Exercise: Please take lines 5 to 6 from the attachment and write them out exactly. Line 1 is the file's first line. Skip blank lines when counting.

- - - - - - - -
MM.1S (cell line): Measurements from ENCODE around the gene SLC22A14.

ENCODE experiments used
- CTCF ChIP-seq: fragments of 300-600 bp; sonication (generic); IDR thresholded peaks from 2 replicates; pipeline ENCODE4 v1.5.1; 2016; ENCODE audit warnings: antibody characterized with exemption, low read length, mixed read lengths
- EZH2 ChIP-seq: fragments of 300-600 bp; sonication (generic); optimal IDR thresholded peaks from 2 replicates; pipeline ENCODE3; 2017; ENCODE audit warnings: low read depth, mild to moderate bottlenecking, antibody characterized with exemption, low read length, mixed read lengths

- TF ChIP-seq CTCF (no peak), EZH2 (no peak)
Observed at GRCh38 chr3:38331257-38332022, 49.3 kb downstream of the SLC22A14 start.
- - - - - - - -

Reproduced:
- TF ChIP-seq CTCF (no peak), EZH2 (no peak)
Observed at GRCh38 chr3:38331257-38332022, 49.3 kb downstream of the SLC22A14 start.